True beauty and anguish 


What shall we do with all this useless beauty?" once crooned Elvis Costello. And in so many words, among so many more, one of rock & roll's premier malcontents sketched a good part of his own professional dilemma. Costello owns a special place in pop music, somewhere between schoolteacher and dropout, storyteller and wall-eyed punk. His aim, albeit true, has never been simple. He is the crown prince of bilious conjecture, often scalding past the simple outskirts of his melodies and deep into the throat of almost unbearable anguish. He knows your pain, and through his songs, you feel a little closer to his, too.

"The only two things that matter to me, the only motivation points for me writing all these songs, are revenge and guilt," a young Costello told NME legend Nick Kent in 1977. "Those are the only emotions I know about, that I can feel. Love? I dunno what it means, really, and it doesn't exist in my songs." Although he later refuted that statement, his ambivalence to the great subject of love has tempered his every move since.

Born Declan Patrick McManus in 1955, few could have foreseen the rise of his 1977 debut, "My Aim Is True," a slice of unfettered effrontery that introduced the world to the "other Elvis" and became the largest selling import of all time in the States. His rebellion was noted then for its refusal to give in to the style-over-substance new-wave-ism of his inaugural years. He was the other side of the other rock loner David Bowie: eclectic but ugly, genius but angry, current but without pretense. He never wrote a simple love song.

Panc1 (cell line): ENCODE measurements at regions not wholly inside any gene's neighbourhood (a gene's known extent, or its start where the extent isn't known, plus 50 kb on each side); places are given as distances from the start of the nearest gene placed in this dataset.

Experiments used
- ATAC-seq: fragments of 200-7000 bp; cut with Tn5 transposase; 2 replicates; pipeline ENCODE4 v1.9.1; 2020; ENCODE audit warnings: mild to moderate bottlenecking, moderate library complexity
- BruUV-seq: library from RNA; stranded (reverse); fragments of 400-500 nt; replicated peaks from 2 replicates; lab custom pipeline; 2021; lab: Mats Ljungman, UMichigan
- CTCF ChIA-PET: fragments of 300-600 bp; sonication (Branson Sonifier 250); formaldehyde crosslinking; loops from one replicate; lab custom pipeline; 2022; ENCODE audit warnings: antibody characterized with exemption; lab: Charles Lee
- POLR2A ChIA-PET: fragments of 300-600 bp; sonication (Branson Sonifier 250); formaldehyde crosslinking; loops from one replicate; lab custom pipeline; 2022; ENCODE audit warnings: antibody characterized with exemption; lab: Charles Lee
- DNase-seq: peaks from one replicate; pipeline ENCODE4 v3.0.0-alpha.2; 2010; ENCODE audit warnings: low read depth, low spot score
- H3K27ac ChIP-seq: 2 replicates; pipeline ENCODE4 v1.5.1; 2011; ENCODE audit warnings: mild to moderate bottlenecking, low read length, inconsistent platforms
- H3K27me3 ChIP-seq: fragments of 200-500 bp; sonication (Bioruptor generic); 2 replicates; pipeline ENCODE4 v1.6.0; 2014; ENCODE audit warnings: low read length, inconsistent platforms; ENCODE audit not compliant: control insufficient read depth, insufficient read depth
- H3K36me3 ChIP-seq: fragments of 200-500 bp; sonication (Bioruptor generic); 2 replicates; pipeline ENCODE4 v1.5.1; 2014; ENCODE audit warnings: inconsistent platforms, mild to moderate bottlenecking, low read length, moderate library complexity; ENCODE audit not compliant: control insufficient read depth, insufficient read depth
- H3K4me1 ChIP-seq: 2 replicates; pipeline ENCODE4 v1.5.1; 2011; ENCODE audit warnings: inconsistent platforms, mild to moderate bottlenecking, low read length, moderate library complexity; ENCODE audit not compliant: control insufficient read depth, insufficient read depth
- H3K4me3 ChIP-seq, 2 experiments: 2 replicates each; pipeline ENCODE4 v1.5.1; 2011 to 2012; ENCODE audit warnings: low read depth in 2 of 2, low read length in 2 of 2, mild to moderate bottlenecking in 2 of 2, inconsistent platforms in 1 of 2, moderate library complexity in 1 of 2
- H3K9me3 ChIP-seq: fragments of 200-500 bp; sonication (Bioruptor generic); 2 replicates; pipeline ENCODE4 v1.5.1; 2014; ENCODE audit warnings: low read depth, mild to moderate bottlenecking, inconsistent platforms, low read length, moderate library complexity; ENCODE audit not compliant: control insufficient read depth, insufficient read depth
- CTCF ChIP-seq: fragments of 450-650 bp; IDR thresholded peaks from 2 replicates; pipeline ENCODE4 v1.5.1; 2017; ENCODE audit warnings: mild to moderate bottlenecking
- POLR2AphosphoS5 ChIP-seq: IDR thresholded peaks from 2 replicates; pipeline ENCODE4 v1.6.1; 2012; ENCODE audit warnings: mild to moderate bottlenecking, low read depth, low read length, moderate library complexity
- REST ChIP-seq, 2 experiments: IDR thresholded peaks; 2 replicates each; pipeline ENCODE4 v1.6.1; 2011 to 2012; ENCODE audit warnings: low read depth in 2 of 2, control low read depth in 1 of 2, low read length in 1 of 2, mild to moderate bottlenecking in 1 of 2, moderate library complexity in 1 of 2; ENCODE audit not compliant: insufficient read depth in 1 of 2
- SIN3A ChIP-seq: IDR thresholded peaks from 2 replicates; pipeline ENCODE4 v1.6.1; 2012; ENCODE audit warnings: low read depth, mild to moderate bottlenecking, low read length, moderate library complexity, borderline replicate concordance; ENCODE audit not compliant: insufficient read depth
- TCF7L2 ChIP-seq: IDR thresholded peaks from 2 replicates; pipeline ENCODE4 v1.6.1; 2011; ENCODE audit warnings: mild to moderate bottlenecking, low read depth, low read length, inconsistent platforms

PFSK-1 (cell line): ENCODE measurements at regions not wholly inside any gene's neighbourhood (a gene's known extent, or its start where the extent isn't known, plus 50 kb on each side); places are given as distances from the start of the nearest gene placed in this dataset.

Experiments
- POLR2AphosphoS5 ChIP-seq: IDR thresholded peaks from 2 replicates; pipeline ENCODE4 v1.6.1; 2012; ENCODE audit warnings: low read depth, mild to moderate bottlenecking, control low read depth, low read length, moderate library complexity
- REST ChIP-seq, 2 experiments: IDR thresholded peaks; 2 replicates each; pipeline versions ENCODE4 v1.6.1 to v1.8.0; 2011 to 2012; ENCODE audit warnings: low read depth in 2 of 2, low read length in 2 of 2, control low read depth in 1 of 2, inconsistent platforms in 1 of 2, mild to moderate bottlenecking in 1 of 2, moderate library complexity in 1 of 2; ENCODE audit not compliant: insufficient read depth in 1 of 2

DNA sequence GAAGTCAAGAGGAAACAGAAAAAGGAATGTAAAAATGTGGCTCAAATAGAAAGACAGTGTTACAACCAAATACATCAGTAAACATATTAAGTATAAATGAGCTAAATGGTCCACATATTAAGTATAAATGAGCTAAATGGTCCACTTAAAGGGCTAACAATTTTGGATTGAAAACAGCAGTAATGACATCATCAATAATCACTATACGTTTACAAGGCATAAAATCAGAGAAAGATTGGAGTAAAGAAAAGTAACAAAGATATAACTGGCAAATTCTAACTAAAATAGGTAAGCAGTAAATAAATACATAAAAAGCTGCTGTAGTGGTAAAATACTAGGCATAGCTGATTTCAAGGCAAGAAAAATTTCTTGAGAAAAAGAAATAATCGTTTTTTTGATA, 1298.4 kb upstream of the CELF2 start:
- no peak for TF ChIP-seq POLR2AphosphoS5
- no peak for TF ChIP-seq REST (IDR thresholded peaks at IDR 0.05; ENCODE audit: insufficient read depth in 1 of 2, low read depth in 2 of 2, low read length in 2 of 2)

Twenty-three records later, Costello is an entirely different beast. On the sleeve of his just-published "Elvis Costello: A Biography" by Tony Clayton-Lea, he states, "My ultimate vocation in life is to be an irritant." In some small way, his high-profile collaborations have seen him doing just that, pressing world-weary texture into the manicured crafts of such respected artisans as Paul McCartney, Burt Bacharach and the Brodsky Quartet. Like Bacharach, who wrote love songs for Dionne Warwick and Dusty Springfield, Costello has become the same sort of collaborative pollutant with rock chicks like Aimee Mann and Brit bad girl Wendy James. Useless beauty, indeed.

Additionally, "Painted From Memory," Costello's adult misery piece with Bacharach, and its instrumental counterpart, the just-released "The Sweetest Punch (Songs of Costello)," cast Costello into the same realm of lovelorn commentary that made him famous, but with the necessary reserve of 20-plus years in the business.;"God give me strength," he sings on "Painted From Memory." Truly, the anguish and the beauty are still there.


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